At his most enjoyable, which is not always quite the same thing as his best, Roger Federer still plays tennis as if being directed by an elaborate prompt. Breeze through an Australian Open quarterfinal while utilizing the following shots: a backpedaling inside-out forehand, a knee-buckling lob, and a return-of-service backhand that may as well be directed by hydraulic tunnel for how neatly it whizzes into the lone section of uncovered court. All of this was present in Federer's three-set dismantling of Mischa Zverev Monday night in Melbourne, which was Tuesday morning in the United States. Federer played the hits.
The win moved Federer into a semifinal against countryman Stan Wawrinka this evening (or tomorrow morning); if he advances to the final, his old nemesis Rafael Nadal might be waiting for him. Notably absent are Novak Djokovic, who bowed out in the second round, and Andy Murray, who lost in the Round of 16. If the recent story of men's tennis has been aging greats ceding more and more ground to their usurpers, then 2017's first grand slam presents an opportunity for a kind of flashback. A Federer-Nadal final would owe a lot to fluke and fortune, but that wouldn't diminish these legends' efforts or dampen the event a bit.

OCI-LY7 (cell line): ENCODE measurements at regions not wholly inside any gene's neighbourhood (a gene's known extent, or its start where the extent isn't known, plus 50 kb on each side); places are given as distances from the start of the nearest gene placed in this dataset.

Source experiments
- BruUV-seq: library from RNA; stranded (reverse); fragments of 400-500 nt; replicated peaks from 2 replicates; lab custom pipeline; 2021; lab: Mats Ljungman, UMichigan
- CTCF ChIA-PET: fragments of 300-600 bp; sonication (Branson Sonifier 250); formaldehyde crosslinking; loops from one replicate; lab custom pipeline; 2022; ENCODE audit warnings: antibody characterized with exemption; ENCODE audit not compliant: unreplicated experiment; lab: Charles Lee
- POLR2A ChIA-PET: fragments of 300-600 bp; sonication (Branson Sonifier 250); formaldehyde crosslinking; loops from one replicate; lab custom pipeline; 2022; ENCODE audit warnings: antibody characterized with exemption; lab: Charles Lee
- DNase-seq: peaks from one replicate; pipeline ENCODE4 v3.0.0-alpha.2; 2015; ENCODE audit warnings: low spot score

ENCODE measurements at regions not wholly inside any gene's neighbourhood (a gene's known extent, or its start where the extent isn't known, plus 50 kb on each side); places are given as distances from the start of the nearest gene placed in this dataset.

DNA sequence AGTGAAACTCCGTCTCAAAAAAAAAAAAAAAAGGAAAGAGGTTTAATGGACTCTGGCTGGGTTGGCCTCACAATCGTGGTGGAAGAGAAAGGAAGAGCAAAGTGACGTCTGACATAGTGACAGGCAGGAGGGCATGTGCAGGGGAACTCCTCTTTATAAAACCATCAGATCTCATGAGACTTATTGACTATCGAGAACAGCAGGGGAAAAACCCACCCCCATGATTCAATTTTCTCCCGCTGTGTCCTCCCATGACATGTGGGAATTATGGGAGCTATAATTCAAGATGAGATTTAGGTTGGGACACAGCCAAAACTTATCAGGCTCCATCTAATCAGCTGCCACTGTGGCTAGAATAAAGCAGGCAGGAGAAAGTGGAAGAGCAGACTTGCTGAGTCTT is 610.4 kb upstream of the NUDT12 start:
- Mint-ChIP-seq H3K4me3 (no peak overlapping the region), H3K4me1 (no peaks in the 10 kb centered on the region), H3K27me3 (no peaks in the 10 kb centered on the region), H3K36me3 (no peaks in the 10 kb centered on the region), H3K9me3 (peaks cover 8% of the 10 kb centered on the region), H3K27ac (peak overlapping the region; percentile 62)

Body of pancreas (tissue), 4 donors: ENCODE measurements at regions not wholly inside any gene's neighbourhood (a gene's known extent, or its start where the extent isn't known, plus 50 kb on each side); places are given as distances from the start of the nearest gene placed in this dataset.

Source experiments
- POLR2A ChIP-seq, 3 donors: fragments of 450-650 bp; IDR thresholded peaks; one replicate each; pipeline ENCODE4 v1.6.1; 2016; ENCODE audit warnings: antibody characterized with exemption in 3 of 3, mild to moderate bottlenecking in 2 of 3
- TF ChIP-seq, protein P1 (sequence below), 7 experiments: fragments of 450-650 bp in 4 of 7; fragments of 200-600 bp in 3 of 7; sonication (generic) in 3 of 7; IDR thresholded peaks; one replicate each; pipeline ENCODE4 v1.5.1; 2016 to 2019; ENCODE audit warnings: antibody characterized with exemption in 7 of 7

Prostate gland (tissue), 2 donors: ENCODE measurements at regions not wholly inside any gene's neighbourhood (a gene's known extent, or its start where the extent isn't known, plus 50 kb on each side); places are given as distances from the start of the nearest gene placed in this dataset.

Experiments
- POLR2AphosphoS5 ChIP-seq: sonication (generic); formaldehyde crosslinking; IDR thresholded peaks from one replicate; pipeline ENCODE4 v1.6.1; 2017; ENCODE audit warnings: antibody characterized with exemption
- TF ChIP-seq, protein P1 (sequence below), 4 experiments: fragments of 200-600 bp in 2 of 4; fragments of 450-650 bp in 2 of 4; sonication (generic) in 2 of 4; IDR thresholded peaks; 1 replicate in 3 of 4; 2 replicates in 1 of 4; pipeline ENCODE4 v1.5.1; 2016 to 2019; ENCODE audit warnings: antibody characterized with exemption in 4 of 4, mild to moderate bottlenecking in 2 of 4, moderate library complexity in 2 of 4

About those efforts: there are no visual signs of age in Federer's play; he is as smooth as he has ever been. He doesn't haul around a gimpy leg or massage a tired shoulder. He could still play sonatas with his sneakers, and he still makes a forehand look more like expression of thought than physical effort.
It takes conscious effort, then, to appreciate the extra layer of astonishment. After his career dropped into a pattern over the last few years—losses to the likes of Djokovic leading to defeats at the hands of lesser-knowns—Federer missed two grand slams last season with injury. He entered this tournament as a 35-year-old ranked seventeenth in the world. Federer's style these past couple weeks, and the good luck he's had along the way, obscure the endurance plotline that would surely follow anyone who moved with less airy agelessness.
Federer offered a reminder of this when he struggled in his Round of 16 match against Kei Nishikori, falling behind two sets to one before pulling a familiar routine: folding his wide forehands back into the corners, pushing his opponent from side to side, shouting "Come on!" after winners as a signal to all watching that he was supplementing his celestial game with a dose of adrenaline. It was his recent tennis life in shorthand. He had to work to make it look easy again.
Federer acknowledges the unlikeliness of his position. "If someone would have told me I'd play in the semis against Stan, never would I have called that one for me," he said. "For Stan, yes, but not for me." But here he is, and it looks like old times—even if it isn't.